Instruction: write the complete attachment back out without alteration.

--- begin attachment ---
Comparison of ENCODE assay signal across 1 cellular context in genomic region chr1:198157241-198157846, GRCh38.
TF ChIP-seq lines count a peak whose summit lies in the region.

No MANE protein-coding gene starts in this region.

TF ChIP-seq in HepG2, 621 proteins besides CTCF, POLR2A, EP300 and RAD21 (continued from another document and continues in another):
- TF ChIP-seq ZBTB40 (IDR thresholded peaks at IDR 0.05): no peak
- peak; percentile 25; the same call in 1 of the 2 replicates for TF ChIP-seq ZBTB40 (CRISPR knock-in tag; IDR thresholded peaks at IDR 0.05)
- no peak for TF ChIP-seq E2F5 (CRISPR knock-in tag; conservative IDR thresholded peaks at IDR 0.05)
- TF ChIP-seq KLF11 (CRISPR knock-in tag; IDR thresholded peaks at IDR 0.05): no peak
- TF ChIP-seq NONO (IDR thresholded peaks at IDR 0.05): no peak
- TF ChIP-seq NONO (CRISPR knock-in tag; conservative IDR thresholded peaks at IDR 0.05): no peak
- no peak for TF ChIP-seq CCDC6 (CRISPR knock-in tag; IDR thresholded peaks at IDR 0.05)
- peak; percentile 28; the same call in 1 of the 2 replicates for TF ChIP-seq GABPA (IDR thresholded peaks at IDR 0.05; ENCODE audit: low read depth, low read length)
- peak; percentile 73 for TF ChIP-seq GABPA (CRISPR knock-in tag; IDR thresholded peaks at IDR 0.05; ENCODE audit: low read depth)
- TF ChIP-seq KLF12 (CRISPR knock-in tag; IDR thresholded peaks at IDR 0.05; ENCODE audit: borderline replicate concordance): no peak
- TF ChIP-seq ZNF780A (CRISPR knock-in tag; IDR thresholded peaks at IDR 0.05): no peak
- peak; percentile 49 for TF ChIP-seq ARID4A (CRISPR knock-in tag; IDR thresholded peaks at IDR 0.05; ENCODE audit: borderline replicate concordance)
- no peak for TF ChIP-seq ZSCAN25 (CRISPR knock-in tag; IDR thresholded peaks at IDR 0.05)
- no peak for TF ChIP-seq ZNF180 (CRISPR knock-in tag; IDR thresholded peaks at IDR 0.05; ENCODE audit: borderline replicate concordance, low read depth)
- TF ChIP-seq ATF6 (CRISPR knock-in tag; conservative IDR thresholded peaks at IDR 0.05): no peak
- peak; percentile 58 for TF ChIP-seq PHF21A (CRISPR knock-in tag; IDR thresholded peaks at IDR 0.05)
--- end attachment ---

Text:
Comparison of ENCODE assay signal across 1 cellular context in genomic region chr1:198157241-198157846, GRCh38.
TF ChIP-seq lines count a peak whose summit lies in the region.

No MANE protein-coding gene starts in this region.

TF ChIP-seq in HepG2, 621 proteins besides CTCF, POLR2A, EP300 and RAD21 (continued from another document and continues in another):
- TF ChIP-seq ZBTB40 (IDR thresholded peaks at IDR 0.05): no peak
- peak; percentile 25; the same call in 1 of the 2 replicates for TF ChIP-seq ZBTB40 (CRISPR knock-in tag; IDR thresholded peaks at IDR 0.05)
- no peak for TF ChIP-seq E2F5 (CRISPR knock-in tag; conservative IDR thresholded peaks at IDR 0.05)
- TF ChIP-seq KLF11 (CRISPR knock-in tag; IDR thresholded peaks at IDR 0.05): no peak
- TF ChIP-seq NONO (IDR thresholded peaks at IDR 0.05): no peak
- TF ChIP-seq NONO (CRISPR knock-in tag; conservative IDR thresholded peaks at IDR 0.05): no peak
- no peak for TF ChIP-seq CCDC6 (CRISPR knock-in tag; IDR thresholded peaks at IDR 0.05)
- peak; percentile 28; the same call in 1 of the 2 replicates for TF ChIP-seq GABPA (IDR thresholded peaks at IDR 0.05; ENCODE audit: low read depth, low read length)
- peak; percentile 73 for TF ChIP-seq GABPA (CRISPR knock-in tag; IDR thresholded peaks at IDR 0.05; ENCODE audit: low read depth)
- TF ChIP-seq KLF12 (CRISPR knock-in tag; IDR thresholded peaks at IDR 0.05; ENCODE audit: borderline replicate concordance): no peak
- TF ChIP-seq ZNF780A (CRISPR knock-in tag; IDR thresholded peaks at IDR 0.05): no peak
- peak; percentile 49 for TF ChIP-seq ARID4A (CRISPR knock-in tag; IDR thresholded peaks at IDR 0.05; ENCODE audit: borderline replicate concordance)
- no peak for TF ChIP-seq ZSCAN25 (CRISPR knock-in tag; IDR thresholded peaks at IDR 0.05)
- no peak for TF ChIP-seq ZNF180 (CRISPR knock-in tag; IDR thresholded peaks at IDR 0.05; ENCODE audit: borderline replicate concordance, low read depth)
- TF ChIP-seq ATF6 (CRISPR knock-in tag; conservative IDR thresholded peaks at IDR 0.05): no peak
- peak; percentile 58 for TF ChIP-seq PHF21A (CRISPR knock-in tag; IDR thresholded peaks at IDR 0.05)